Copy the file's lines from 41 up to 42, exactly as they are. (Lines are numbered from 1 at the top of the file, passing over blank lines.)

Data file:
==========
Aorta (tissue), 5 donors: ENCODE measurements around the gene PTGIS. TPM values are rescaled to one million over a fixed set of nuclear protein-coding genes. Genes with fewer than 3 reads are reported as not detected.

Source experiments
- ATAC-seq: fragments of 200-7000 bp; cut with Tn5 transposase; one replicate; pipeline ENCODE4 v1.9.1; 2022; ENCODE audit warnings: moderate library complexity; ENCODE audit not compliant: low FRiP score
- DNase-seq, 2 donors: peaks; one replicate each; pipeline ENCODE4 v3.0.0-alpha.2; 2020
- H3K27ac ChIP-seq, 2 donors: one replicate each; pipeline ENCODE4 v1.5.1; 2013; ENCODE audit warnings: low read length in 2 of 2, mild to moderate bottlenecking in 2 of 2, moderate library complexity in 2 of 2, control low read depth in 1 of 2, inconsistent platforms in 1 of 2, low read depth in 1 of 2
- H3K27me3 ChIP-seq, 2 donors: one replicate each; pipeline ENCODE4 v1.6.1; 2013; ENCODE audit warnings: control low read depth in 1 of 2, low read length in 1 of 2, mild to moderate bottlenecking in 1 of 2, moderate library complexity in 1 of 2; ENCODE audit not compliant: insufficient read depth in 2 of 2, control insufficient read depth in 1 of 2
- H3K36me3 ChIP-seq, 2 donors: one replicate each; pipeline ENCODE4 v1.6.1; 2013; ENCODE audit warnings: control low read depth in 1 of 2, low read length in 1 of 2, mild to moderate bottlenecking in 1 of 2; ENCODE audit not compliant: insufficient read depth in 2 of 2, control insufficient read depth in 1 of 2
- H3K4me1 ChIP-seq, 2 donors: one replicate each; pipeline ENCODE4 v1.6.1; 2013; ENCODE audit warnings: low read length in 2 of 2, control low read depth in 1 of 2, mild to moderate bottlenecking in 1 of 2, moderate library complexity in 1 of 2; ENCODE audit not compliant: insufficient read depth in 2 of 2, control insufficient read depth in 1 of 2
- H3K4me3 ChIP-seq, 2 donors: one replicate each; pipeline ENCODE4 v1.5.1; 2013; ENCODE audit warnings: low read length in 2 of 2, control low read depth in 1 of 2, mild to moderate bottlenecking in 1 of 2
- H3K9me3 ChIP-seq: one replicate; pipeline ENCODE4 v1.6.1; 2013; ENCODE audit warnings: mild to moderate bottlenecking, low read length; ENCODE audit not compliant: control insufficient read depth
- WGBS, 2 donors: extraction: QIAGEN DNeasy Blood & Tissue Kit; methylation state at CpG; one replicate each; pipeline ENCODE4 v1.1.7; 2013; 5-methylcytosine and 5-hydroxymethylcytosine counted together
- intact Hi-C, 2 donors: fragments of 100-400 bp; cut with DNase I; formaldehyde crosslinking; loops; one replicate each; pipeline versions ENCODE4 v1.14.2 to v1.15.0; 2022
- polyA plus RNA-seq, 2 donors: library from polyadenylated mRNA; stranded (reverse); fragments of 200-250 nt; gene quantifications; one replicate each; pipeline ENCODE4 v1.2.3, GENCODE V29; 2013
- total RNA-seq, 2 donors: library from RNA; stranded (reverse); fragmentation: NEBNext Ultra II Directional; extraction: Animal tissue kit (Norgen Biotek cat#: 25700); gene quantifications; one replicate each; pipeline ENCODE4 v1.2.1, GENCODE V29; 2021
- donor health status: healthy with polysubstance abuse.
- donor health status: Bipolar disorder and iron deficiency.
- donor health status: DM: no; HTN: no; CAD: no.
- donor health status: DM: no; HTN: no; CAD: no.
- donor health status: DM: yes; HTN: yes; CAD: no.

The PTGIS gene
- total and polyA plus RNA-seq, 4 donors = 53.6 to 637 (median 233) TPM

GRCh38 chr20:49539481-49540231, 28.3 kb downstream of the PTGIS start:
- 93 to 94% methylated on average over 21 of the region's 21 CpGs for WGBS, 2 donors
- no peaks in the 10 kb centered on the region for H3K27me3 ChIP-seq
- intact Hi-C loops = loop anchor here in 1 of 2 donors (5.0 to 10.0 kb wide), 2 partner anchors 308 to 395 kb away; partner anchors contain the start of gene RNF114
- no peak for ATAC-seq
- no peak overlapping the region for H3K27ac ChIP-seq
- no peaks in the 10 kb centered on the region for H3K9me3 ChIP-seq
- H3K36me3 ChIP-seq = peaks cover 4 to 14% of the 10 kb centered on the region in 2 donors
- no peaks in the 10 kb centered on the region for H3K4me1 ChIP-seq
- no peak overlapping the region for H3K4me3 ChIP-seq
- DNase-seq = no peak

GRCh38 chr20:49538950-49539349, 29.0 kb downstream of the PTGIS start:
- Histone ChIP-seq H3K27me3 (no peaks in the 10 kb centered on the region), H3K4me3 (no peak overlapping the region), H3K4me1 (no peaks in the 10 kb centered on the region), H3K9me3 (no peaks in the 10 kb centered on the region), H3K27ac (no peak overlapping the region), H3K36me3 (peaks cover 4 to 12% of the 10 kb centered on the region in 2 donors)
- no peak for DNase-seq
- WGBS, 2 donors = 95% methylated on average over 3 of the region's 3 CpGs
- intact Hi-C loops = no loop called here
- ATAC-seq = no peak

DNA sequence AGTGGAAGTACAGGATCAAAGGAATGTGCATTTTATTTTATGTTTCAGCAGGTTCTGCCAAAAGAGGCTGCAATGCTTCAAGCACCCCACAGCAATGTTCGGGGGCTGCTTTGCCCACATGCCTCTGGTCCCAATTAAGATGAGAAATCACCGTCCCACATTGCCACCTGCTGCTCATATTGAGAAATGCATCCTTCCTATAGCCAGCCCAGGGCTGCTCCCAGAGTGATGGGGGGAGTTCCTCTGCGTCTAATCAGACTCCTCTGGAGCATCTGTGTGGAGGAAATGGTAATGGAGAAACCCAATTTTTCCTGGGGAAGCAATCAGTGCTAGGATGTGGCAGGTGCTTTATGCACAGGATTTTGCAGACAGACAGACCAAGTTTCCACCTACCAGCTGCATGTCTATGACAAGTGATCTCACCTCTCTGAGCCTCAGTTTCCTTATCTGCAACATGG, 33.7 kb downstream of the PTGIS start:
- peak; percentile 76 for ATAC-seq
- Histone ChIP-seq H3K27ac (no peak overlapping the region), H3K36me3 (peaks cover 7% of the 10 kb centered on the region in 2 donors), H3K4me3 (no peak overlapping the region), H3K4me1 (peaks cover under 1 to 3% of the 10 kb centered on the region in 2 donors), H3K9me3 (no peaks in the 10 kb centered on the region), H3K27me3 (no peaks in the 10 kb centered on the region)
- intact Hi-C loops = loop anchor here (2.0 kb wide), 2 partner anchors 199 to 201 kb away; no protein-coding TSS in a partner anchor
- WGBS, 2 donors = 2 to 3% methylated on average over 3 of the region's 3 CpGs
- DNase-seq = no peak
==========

- Histone ChIP-seq H3K27ac (no peak overlapping the region), H3K36me3 (peaks cover 7% of the 10 kb centered on the region in 2 donors), H3K4me3 (no peak overlapping the region), H3K4me1 (peaks cover under 1 to 3% of the 10 kb centered on the region in 2 donors), H3K9me3 (no peaks in the 10 kb centered on the region), H3K27me3 (no peaks in the 10 kb centered on the region)
- intact Hi-C loops = loop anchor here (2.0 kb wide), 2 partner anchors 199 to 201 kb away; no protein-coding TSS in a partner anchor